Despite the freefall that US and UK stock markets took this morning [Friday] due to the impact of last week's events, trading by the afternoon had rallied slightly.
By Friday morning, the FTSE-100, US Nasdaq and US Dow Jones Industrial Average market indices had plummeted to between a sixth and seventh, compared to pre-attack levels.
Since closing on 11 September, the market has reacted thus:
Nasdaq: 1695.38 to 1409.02 - down 16.9 per cent
DJIA: 9605.51 to 8109.99 - down 15.6 per cent
FTSE-100: 5034.70 to 4336.70 - down 13.9 per cent
The markets have dropped despite share buyback schemes, interest rate cuts from the US federal authorities, and warnings from stock market regulators that short-selling speculation will be clamped down on.
The FTSE-100 share index early Friday plunged to its lowest levels since April 1997, before steadying to just over five points lower at 4336.70 by 1500hrs BST. Insurance, banks, airlines, oil and tech stocks were all hit hard.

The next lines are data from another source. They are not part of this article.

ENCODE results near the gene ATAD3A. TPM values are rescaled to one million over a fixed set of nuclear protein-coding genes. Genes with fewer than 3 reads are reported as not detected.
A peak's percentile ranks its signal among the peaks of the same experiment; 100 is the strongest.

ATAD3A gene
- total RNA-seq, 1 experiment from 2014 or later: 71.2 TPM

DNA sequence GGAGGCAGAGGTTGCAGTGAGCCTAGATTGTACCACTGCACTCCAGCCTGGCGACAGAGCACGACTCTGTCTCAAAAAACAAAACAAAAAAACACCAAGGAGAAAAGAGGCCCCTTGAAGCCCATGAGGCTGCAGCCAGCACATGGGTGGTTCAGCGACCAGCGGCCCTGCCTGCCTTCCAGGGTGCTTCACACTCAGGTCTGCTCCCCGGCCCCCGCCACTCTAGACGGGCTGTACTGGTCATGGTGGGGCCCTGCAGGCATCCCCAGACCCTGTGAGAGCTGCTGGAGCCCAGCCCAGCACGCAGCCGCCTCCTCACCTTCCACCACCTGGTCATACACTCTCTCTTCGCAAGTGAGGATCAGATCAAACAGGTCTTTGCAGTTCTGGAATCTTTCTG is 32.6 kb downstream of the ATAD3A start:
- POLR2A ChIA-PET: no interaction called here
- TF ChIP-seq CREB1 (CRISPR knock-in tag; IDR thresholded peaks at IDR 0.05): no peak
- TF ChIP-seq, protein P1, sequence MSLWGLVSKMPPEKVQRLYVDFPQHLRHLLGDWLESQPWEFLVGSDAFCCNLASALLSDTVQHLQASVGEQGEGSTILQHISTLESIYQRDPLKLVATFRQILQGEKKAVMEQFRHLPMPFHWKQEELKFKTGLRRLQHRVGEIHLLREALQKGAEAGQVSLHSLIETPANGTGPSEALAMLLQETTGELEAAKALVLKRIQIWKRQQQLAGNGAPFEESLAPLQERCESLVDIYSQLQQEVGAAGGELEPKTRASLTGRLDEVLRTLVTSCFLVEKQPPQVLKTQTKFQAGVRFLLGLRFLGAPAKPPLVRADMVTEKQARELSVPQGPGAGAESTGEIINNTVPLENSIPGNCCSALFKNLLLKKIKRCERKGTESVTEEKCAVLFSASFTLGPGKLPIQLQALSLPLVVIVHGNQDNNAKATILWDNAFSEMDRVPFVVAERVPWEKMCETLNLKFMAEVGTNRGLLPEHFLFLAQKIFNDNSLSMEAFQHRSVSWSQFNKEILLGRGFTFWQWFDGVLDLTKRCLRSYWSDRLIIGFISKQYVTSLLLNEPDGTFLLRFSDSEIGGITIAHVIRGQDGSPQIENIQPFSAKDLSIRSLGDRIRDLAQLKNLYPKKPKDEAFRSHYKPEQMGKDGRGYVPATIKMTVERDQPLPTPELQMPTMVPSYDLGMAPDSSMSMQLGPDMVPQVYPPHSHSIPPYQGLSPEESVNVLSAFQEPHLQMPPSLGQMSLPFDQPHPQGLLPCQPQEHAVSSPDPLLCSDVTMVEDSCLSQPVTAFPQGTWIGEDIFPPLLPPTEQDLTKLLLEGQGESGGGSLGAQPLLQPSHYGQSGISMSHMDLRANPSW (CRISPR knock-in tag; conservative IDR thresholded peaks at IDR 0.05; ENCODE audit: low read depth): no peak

Analysts said the market was best beset by a climate of fear, and while what was happening should not be described as a crash, there were precious few buyers in the market.
At mid-day in the UK, not one stock in the FTSE-100 was up on the day.
Revised figures posted by insurers suggested the attacks would result in $18bn in liabilities, but analysts expect these figures to increase to $30bn once final calculations are resolved.
However, some commentators believe that despite the situation, investors will soon look at the market as reaching a level where bargains are to be had.
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